Preston Field Audio’s Rhythm Tree Fell ended up being one of my favourite tapes of 2016 over at The Quietus. It documented the titular Lancashire town with pianos, brass bands, lilting electric guitars, and some properly swooning beauty. You can now stream its followup P.F.A. below…
For P.F.A., Preston Field Audio (aka Carl Brown) keeps the focus on his beloved home town, aiming to drop the listener right into Preston city centre. The album began life with Brown heading over to St. Walburges church on New Years Day 2017, when he knew an organ player would be in, and recorded a few snippets of her warming up. A looped four chord organ sample from that morning makes up the core of opening track ‘St. Walburges’, coalescing alongside guests playing piano and violin, plus further recordings including the Catholic priest holding mass later that day.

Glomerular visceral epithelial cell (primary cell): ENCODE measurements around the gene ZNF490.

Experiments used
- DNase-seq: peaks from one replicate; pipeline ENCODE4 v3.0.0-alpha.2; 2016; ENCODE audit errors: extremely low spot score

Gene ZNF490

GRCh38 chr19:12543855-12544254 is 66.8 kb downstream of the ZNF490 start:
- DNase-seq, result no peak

The four tracks on the release take you to four corners of Preston – St. Walburges’, the market, the River Ribble, and Preston Bus Station – painting frank portraits that avoid drama, highlight texture, and–as Brown and his collaborators expressly aimed to do–never take the easy path to a crescendo.
On closing track ‘The Night Bus’, additional production by Josh Horsley (aka Yehoshua) collates violin scrapes with the huffs and puffs of bus exhausts at the station, ominously drifting into the night. ‘River Phrase’ heads to the Ribble and shuffles together peaceful piano and Korg Arp Odyssey drones with the babbling rush of the tidal river.
Like its predecessor it’s a blissful and unclichéd document of Preston, viewing it not only as a town with its own distinct spirit and aesthetic, but as a community. As much as any portrait of Preston, P.F.A. is a document of a compelling collaboration between friends, exploring their surroundings together. Order it here